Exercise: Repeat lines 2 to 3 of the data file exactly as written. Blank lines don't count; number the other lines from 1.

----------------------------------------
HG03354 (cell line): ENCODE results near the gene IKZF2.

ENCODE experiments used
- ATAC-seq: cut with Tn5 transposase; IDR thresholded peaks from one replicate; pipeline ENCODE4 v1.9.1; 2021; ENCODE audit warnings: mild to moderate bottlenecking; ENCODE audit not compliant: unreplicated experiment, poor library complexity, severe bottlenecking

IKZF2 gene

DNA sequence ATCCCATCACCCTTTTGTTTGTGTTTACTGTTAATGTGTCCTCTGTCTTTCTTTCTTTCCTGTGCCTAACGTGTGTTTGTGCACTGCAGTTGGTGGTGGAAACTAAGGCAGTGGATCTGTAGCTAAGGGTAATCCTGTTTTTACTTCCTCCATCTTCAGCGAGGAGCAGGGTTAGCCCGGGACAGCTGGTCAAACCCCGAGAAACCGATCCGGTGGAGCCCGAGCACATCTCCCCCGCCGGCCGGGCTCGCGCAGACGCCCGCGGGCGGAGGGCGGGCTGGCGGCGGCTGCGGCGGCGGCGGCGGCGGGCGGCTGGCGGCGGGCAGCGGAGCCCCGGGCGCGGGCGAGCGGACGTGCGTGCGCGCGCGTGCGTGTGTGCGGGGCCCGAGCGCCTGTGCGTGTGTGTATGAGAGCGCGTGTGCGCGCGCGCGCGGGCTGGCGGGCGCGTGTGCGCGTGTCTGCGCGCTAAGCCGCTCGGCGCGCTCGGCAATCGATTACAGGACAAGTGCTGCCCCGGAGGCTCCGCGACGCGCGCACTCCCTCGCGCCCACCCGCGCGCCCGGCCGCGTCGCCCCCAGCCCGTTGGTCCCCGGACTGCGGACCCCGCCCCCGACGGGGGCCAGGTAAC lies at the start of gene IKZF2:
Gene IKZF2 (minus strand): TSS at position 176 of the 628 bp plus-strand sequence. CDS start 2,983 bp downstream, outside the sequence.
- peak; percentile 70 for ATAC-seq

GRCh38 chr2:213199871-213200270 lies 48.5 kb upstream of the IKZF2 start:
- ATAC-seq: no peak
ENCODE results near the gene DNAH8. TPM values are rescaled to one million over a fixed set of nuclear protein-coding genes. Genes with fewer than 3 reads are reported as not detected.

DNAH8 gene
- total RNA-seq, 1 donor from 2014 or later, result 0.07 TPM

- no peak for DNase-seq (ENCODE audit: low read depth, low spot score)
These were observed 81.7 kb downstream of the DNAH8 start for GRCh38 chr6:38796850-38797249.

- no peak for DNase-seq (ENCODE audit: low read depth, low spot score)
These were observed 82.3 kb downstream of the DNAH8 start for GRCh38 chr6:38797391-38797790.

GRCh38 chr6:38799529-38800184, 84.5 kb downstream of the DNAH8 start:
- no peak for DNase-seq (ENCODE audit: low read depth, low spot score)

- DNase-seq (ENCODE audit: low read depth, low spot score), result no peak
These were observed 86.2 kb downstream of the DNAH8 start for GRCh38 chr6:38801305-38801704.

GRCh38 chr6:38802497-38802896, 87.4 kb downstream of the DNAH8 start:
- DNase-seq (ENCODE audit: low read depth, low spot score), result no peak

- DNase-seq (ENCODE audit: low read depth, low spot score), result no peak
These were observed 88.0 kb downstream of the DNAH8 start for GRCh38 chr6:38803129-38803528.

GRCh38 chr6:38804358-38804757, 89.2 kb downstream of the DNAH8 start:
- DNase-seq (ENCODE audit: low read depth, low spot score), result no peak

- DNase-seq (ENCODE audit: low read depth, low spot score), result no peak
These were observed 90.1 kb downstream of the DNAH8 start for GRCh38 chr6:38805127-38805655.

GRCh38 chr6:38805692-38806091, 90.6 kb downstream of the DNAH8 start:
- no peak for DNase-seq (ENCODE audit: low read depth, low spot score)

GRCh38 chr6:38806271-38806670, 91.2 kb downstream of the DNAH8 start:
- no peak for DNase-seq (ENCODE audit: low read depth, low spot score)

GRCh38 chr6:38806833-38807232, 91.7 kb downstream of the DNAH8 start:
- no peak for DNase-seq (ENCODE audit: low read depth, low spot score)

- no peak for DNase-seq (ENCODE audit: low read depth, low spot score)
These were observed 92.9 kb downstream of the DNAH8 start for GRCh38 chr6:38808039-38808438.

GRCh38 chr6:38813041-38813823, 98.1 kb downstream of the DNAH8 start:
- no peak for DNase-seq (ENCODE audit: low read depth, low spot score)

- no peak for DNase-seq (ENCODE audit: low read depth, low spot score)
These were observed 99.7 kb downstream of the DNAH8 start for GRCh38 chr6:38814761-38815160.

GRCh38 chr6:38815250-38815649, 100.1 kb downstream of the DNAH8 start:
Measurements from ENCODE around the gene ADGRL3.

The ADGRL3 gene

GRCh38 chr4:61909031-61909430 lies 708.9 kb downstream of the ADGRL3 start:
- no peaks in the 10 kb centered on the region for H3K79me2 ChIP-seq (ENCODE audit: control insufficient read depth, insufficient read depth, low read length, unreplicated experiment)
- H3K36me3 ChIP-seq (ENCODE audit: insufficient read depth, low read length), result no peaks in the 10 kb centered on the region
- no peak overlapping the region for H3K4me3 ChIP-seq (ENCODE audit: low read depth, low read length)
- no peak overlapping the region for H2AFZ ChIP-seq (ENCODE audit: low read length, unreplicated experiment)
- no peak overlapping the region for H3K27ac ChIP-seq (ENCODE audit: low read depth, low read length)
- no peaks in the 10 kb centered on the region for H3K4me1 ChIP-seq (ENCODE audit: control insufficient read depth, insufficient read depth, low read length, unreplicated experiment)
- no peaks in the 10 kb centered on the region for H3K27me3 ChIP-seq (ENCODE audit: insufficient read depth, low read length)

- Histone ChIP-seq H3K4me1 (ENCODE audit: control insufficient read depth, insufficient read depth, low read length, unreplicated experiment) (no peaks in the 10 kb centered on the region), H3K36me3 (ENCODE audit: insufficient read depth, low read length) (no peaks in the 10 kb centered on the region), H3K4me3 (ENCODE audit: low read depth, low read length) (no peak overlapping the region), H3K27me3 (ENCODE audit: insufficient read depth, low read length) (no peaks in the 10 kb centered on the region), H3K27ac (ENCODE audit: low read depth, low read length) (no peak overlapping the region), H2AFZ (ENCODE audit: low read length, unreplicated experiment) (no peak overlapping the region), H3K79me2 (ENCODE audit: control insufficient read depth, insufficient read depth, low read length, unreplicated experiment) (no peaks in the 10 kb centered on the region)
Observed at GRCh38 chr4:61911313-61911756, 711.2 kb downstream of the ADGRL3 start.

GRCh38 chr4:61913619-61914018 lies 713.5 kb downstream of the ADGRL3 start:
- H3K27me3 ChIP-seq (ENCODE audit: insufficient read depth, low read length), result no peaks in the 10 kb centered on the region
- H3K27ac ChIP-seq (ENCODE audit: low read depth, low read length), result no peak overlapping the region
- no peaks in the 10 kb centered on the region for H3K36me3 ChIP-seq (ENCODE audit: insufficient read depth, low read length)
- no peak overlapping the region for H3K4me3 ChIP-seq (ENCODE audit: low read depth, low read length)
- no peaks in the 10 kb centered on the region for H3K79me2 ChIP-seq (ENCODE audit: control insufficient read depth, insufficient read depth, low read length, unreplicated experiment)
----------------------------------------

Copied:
ENCODE experiments used
- ATAC-seq: cut with Tn5 transposase; IDR thresholded peaks from one replicate; pipeline ENCODE4 v1.9.1; 2021; ENCODE audit warnings: mild to moderate bottlenecking; ENCODE audit not compliant: unreplicated experiment, poor library complexity, severe bottlenecking